Knowledge about the range of war-related events experienced by refugees is lacking. This initial report of the New Mexico Refugee Project (NMRP) details the development of the Comprehensive Trauma Inventory (CTI), the first empirically developed instrument that measures war-related events in community-dwelling refugees. Both expert and participant methods using quantitative and qualitative approaches were used to broaden knowledge about the range of war-related experiences in refugees. The CTI-164, developed by expert rational methods, was administered to 36 Kurdish and 31 Vietnamese refugees along with an in-depth interview (IDI) and five other quantitative instruments measuring symptoms, impairment, and social support. Focus groups (FGs) were also conducted. Text and descriptive analyses, t tests, and correlations were used to analyze data. Refugees reported an average of 150 war-related events on the CTI-164, more than in other studies. IDIs and FGs revealed 123 war-related events and event types that were not on the CTI-164 or other measures currently used. Refugees reported multiple chronic symptoms and significant impairment in daily functioning. The CTI-164 was modestly correlated with symptoms and impairment. The definable number and type of war-related events endured by refugees is greater than in previously published research. Expert rational methods are not adequate to develop an instrument to define war-related events and measure their association with health outcomes. Participatory and qualitative methods reveal events and event types that have not been previously defined. The CTI warrants further testing after revision to incorporate items and event types determined by qualitative methods.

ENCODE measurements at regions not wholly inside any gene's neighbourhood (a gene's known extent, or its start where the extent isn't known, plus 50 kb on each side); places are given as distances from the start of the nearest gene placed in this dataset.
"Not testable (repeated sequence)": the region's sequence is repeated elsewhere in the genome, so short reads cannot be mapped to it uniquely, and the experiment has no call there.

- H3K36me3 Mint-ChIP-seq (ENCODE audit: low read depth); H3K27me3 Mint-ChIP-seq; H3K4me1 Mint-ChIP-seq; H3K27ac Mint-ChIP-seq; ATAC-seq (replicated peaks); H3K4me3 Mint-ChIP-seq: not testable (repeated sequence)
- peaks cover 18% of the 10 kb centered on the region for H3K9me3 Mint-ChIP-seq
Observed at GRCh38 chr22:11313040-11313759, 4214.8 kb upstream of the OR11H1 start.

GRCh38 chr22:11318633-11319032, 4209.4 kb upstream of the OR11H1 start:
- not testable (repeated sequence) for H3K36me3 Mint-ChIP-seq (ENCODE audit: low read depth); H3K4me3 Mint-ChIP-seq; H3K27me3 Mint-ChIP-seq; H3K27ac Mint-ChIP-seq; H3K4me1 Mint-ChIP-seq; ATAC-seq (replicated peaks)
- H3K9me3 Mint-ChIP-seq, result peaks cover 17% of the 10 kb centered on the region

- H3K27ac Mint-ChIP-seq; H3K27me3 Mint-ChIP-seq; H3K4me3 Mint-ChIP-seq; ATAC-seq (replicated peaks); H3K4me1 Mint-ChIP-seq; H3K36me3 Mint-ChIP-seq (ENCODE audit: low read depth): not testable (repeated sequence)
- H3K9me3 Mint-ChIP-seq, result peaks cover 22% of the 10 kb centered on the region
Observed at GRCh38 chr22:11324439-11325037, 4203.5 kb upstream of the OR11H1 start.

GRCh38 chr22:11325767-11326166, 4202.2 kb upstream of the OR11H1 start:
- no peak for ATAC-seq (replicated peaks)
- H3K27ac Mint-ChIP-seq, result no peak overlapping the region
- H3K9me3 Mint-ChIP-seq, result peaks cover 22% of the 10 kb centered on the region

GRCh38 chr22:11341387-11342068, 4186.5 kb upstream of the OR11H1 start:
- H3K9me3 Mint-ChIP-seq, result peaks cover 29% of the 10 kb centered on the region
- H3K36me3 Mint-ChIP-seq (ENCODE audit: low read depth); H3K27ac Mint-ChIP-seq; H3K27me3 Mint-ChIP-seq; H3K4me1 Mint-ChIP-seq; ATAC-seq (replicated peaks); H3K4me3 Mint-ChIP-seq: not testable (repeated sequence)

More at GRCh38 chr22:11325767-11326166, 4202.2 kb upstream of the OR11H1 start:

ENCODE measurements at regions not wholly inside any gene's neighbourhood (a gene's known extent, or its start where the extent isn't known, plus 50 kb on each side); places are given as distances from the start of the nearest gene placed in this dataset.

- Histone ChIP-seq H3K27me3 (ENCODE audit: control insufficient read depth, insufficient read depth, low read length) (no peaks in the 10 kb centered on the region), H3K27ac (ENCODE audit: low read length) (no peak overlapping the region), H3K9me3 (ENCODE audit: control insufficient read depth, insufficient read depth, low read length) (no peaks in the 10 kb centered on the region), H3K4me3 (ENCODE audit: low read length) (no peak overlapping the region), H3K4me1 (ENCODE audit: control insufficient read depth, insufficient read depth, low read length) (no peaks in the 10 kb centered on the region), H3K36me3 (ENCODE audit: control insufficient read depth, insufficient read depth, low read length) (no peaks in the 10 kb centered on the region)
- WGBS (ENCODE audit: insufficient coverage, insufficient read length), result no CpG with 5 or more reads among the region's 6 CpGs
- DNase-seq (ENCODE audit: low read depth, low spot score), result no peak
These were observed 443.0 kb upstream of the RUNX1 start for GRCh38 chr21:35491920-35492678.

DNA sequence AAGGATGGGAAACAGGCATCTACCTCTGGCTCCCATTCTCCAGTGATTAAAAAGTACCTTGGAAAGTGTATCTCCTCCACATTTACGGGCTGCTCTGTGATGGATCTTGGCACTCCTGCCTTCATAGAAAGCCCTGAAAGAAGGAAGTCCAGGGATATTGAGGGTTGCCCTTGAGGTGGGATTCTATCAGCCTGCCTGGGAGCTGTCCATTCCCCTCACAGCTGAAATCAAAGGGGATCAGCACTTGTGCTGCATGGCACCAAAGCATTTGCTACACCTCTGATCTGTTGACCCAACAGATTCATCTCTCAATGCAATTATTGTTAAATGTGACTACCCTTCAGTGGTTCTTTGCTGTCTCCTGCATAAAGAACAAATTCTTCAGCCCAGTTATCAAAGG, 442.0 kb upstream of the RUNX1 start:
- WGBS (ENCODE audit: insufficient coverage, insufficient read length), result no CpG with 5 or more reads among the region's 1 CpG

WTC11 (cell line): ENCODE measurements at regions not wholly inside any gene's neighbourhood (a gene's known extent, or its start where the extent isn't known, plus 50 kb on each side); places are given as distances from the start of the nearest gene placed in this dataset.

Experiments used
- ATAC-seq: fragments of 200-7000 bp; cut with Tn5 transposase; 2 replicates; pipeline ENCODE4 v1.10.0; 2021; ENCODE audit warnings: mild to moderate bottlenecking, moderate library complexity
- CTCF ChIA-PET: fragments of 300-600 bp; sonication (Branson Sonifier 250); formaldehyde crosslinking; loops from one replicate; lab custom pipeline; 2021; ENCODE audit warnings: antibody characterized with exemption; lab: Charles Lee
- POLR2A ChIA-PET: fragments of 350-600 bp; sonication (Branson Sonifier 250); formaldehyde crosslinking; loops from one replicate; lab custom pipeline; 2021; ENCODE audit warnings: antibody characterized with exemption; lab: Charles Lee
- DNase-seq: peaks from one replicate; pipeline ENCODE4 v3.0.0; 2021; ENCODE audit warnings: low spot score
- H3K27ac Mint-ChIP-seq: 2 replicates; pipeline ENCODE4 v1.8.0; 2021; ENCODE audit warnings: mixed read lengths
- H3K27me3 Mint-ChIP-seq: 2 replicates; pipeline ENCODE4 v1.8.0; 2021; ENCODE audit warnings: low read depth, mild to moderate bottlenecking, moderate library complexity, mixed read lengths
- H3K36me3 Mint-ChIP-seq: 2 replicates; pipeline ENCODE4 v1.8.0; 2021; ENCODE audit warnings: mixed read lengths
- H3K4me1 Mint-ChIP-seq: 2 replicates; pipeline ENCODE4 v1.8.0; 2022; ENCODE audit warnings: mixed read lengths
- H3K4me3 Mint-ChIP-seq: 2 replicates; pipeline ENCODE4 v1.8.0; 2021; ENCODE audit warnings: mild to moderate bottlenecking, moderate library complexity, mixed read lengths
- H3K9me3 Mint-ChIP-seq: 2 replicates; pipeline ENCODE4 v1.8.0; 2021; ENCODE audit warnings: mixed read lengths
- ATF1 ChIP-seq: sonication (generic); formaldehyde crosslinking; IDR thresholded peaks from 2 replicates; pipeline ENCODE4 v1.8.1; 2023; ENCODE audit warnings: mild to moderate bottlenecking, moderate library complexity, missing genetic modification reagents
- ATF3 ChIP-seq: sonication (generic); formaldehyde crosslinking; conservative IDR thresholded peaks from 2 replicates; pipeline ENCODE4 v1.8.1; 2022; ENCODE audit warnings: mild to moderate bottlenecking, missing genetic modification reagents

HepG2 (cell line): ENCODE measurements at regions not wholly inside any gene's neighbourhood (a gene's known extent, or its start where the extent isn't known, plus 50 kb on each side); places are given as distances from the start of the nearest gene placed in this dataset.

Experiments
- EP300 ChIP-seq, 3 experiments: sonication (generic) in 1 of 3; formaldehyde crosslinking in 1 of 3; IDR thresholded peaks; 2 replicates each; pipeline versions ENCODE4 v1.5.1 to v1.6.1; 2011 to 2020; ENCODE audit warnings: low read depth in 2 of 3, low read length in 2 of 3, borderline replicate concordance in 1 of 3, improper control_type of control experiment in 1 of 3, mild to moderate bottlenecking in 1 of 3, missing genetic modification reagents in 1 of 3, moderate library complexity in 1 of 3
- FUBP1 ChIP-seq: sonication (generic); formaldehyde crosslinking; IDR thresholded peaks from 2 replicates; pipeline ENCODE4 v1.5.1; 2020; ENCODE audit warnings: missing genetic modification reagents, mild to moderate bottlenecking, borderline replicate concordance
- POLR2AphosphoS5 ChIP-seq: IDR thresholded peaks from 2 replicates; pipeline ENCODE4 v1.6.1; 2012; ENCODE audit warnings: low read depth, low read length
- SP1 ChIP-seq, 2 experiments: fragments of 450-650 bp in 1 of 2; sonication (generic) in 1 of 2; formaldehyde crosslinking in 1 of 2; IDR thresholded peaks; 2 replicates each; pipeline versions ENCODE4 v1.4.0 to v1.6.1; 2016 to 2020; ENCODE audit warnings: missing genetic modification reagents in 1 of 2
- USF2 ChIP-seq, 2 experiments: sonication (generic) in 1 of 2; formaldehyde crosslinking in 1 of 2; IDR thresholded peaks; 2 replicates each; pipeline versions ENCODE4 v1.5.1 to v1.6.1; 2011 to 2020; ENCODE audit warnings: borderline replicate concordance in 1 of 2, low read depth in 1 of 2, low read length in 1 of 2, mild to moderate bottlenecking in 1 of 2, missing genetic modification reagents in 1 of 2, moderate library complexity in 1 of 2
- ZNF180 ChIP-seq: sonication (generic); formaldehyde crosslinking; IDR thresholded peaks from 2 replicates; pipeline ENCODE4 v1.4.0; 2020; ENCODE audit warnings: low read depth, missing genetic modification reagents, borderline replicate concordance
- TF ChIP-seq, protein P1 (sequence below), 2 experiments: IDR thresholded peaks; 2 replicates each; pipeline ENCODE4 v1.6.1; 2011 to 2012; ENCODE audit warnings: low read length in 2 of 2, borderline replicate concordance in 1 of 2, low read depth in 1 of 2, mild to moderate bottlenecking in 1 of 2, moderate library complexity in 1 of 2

Bibliographical noteFunding Information:
This research was fully supported by the National Institute of Mental Health, grant # ROI 59574. To the late Senator Paul Wellstone, whose ardent support for refugees helped make this research possible.